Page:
In 2009, Kettlehouse Brewing expanded from its original Myrtle Street location, opening a new taproom, brewery and canning operation on N. First St. Now, just five years later, Kettlehouse is looking to grow again.
To accommodate production that will likely reach 15,000 barrels of beer this year, compared to just 4,000 barrels in 2009, Kettlehouse co-owner Tim O’Leary is studying expansion to a third location. With the new location will come new jobs, increased purchases of Montana-grown barley and increased revenue for state and local government.
The Kettlehouse growth is exactly what some members of Congress are hoping to encourage with two bills currently under consideration. Both proposals would cut excise taxes on beer, and both are supported by Sens. John Walsh and Jon Tester.
Beer producers currently pay excise taxes and generally pass the cost on to consumers. The BEER Act would cut the tax in half for all brewers. The Small BREW Act would apply only to smaller brewers, halving the tax on the first 60,000 barrels produced and reducing the tax from $7 to $5 on all barrels after that up to 2 million. All of Montana’s 46 breweries would qualify under the Small BREW Act.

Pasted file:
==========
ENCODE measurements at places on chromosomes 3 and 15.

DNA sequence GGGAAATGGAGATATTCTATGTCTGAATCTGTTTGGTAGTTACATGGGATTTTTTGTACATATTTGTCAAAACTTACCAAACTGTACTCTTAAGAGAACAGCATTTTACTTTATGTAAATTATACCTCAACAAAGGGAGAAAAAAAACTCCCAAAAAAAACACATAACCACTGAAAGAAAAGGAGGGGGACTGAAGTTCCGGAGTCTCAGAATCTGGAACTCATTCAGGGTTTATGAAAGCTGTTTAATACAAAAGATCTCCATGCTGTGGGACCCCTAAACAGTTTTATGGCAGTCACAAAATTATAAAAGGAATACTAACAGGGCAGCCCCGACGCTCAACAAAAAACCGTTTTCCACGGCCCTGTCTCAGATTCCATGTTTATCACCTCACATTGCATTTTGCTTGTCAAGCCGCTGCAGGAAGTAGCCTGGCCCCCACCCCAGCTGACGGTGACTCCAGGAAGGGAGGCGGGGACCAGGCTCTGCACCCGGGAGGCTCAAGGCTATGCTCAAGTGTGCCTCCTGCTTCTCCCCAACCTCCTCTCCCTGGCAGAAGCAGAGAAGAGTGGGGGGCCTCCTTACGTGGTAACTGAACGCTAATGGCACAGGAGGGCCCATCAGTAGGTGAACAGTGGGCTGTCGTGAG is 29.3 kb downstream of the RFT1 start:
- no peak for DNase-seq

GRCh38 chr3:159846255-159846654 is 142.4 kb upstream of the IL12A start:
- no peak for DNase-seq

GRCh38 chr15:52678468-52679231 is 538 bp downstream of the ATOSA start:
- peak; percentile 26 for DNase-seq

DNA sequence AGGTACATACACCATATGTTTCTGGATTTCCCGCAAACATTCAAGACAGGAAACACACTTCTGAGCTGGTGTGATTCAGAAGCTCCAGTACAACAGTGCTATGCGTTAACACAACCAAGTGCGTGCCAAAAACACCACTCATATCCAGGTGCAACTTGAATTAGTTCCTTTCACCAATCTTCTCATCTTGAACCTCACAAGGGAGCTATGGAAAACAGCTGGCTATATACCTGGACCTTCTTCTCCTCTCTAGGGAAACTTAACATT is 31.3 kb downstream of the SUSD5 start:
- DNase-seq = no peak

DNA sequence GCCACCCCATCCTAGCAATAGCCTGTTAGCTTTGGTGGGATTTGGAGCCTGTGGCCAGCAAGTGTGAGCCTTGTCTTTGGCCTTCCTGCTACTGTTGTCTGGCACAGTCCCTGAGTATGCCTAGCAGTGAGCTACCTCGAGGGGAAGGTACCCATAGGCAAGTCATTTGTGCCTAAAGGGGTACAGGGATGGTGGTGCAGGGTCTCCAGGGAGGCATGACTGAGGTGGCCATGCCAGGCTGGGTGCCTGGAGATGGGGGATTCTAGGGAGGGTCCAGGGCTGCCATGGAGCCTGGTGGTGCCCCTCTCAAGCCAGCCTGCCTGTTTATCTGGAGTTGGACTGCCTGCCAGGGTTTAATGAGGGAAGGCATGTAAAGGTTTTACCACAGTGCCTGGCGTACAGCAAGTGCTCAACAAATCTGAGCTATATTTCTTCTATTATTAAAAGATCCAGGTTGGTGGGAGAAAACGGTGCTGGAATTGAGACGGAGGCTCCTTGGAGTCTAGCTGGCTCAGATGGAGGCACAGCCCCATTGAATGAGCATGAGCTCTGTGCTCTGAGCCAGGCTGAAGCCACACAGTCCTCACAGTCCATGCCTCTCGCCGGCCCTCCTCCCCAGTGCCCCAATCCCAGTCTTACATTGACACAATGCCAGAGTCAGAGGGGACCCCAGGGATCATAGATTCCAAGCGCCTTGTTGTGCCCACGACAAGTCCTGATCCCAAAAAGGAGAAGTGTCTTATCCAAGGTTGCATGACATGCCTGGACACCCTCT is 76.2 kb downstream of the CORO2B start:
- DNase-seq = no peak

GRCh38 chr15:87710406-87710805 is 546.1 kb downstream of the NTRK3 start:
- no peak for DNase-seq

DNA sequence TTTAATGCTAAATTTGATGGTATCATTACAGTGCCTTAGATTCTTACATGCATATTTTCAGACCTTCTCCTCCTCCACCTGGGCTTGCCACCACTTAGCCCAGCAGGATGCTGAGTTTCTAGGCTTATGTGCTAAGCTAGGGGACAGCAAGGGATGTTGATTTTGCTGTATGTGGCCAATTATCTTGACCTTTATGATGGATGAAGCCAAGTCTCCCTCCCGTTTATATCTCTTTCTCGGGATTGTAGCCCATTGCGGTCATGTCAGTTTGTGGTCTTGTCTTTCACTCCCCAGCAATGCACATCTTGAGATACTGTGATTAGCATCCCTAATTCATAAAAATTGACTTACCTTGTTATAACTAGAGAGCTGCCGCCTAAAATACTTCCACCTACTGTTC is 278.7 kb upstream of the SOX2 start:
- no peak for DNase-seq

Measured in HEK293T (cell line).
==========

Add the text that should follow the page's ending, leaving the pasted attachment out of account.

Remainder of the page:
Last week, Walsh joined 45 other senators, including Tester, as a cosponsor of both bills, which were first introduced last year. Walsh also recently announced the formation of a Senate Small Distillers Caucus and expressed his support for the Distillery Excise Tax Reform Act, which would reduce excise rates on spirits from $13.50 to $2.70 for the first 100,000 proof gallons produced.
In a statement, Walsh explained his support for this pro-alcohol legislation, saying that “reducing the overhead costs will allow small business owners to invest in this emerging industry, creating good jobs across Montana.”
Montana Rep. Steve Daines, who is challenging Walsh for his Senate seat, hasn’t decided if he will support either bill. According to a spokesman, Daines “is studying these measures closely and seeking input from different Montana industry stakeholders.”
O’Leary, for one, points to a 2007 cut in state excise taxes for small brewers as evidence of the potential for these bills to generate growth. That cut coincided with an increase in craft beer production and hiring at breweries across the state, including Kettlehouse. O’Leary thinks the same would happen this time and says the savings he’d incur from passage of the Small BREW Act would “help with salaries for sure” as Kettlehouse continues to grow.